United Wind is a San Diego-based wind energy company that is targeting Massachusetts – along with three other states – to bring leased wind energy turbines to local businesses, organizations and residences. In Worcester County, United Wind is targeting the towns of Princeton, Paxton, Ashburnham and Westminster. The company has determined that the towns have good wind locations, high energy costs and a good green energy incentive program through the state of Massachusetts.
Under the company’s WindLease plan, United Wind will test, obtain permitting for, build and then own the wind turbines it puts on private property for 20 years. Most landowners who qualify will pay no money down, according to United Wind President Tal Mamo. The landowners’ leases to United Wind, and their reduced electric bills, would cost less than the landowners’ current electric bills, Mr. Mamo said.
If their turbines do not meet expectations for power output, United Wind will give the landowners credit on their leases for the difference, he said. And if the turbines exceed power output expectations, the customers will enjoy the savings in their electric bill, free and clear.
The company recently received $25 million in private equity funding to get WindLease off the ground. That will translate to roughly 120 turbines total in rural areas of New York state, Massachusetts, Maryland and Oregon. Mr. Mamo said eventually he would like to see the program grow to $500 million and be available around the country.
Mr. Mamo said his company has built 150 wind turbines the traditional way, which is when a landowner funds the entire cost of permitting and construction, applies for whatever federal and state benefits are available (there are many), and then earns the money back in cost savings on future electricity bills over eight, 10, 20 years.
A wind turbine funded this way costs the typical homeowner $70,000 to $100,000; the typical farm or small business pays $350,000 to $500,000.
“So, the biggest obstacle to wind power has been the cost,” Mr. Mamo said. “This is a new way of getting wind turbines to people without having to come up with so much upfront cash.”
The model has worked well in the solar power industry, in which thousands of small business owners and homeowners have leased solar panels on their roofs, the cost of which is offset by dramatically lower electric bills over time.
But there were some red flags for me.
I couldn’t find much about United Wind online. I checked with the Massachusetts Clean Energy Center, which would be processing any state incentive programs for wind power.
“I checked with our wind team, and we haven’t had any dealings with them,” said Matt Kakley, the center’s spokesman. “They haven’t come through here for any of our grant programs.”
So, it’s a new program, I get that.
Mr. Mamo told me in a phone interview that United Wind had completed some projects in Massachusetts, but there is no evidence of that on their website.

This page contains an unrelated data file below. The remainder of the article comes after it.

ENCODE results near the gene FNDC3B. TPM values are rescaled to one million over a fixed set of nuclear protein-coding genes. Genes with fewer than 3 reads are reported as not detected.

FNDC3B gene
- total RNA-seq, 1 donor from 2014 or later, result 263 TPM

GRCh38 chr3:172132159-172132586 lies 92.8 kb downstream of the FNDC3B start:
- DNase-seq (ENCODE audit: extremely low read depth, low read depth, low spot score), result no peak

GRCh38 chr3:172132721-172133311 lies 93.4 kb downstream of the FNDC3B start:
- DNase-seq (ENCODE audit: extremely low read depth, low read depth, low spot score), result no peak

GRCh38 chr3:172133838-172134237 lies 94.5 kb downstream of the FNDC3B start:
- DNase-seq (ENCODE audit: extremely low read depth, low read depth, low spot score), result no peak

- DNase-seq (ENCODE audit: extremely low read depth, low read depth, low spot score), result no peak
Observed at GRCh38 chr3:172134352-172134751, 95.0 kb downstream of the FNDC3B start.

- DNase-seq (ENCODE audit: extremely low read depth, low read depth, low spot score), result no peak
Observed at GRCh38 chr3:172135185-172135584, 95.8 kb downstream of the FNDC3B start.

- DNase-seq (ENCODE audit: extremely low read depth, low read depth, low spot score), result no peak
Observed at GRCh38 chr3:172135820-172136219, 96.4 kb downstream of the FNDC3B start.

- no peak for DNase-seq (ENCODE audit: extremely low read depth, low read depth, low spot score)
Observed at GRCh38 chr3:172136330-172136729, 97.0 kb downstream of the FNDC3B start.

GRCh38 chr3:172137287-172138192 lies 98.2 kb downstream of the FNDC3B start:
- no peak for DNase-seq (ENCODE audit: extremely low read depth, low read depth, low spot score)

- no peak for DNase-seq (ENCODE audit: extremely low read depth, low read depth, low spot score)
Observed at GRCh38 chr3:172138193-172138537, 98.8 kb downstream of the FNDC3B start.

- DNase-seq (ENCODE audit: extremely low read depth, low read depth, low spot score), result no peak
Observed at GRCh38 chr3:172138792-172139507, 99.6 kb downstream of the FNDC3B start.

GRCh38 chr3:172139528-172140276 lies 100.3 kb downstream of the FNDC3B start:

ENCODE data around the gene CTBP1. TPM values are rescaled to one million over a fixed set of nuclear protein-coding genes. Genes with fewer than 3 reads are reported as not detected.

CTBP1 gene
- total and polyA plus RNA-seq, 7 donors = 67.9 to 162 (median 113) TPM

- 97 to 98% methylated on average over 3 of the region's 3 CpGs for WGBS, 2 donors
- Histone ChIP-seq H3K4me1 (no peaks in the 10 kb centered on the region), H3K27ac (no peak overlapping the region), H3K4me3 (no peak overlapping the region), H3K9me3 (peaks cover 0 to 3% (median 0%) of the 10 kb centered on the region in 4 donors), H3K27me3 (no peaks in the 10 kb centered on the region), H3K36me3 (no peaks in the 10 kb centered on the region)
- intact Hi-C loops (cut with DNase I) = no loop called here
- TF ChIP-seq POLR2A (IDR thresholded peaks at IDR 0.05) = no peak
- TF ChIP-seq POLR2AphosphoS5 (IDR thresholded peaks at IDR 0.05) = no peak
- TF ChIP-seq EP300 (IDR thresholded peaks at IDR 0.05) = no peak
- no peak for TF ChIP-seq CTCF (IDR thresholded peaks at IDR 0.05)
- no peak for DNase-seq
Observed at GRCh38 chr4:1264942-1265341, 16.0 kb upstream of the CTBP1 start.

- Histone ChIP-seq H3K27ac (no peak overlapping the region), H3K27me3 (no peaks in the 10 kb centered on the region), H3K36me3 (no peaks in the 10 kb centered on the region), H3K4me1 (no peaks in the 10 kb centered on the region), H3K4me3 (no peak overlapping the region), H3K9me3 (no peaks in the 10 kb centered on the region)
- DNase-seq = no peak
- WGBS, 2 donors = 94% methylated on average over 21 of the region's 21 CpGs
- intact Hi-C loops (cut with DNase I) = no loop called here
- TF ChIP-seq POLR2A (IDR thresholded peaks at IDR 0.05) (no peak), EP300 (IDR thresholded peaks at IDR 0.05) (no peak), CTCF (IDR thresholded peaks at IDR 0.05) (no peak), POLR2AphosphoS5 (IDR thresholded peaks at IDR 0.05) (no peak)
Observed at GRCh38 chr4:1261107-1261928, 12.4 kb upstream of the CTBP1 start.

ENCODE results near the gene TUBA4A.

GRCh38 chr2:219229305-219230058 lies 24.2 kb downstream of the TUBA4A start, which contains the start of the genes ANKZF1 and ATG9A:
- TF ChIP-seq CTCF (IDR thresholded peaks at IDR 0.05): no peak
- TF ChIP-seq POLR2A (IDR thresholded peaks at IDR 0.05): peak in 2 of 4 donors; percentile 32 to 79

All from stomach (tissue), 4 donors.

I spoke with Jim Athearn, owner of Morning Glory Farm, who has had a turbine on his 120-acre farm since 2010. It was installed by the same company, Great Rock Windpower, that will install turbines in Massachusetts as part of the WindLease program. Mr. Athearn put his turbine up long before WindLease existed.
Mr. Athearn said his $240,000 turbine was completely paid for by state, federal and utility company grants, and is producing about 80,000 kilowatt hours of energy a year, representing about two-thirds of his farm’s energy use.
Still, I remain a skeptic of wind power for the masses.
Wind power, for all its claims of being as environmentally friendly as solar power, comes with certain disadvantages. The first, of course, is wind, which can be frustratingly fickle.
“Each property is very different, even neighbor to neighbor,” Mr. Mamo said.
United Wind has software that allows the company to estimate wind production at a given site. You just punch in your address and area code to the company’s website, and it can give you an automatic assessment of your property’s potential for wind.
Then, if you give them a phone number and some information about your electric bill, a salesman will call you and talk about how much you can save.
But the whole thing goes against what they are saying about targeting specific communities because they have good wind production. Is wind fickle from property to property, or not? Is an entire town a good candidate for a wind turbine? For me, it’s too much sales pitch, not enough science.
Other problems that have cropped up with wind power include angry abutters, who often object to a huge monopole being built near their homes; and the flicker effect, when sunlight, bouncing off those spinning turbine blades, creates a light-shadow-light pattern that can bother neighbors at certain times of day. Then there are bird kills and other problems.
Former state Rep. Mark Howland of Freetown sold dozens of wind turbines from Fall River to Cape Cod from 2005-2006, only to have the turbines fall over, break down or simply not producing any power. The Howlands were ordered to pay back $400,000 to swindled customers.
United Wind is taking most of the risk with this WindLease deal. If their contract terms are solid, a landowner can get lower electric bills, no upfront costs and no ownership of the turbine for 20 years. United Wind offers a warranty on its work, and will fix any technical or physical problems, because it will own the turbine.
Wind power is certainly better for the environment than some of the power we’re currently using, like coal. But I think results so far in Massachusetts have been mixed.
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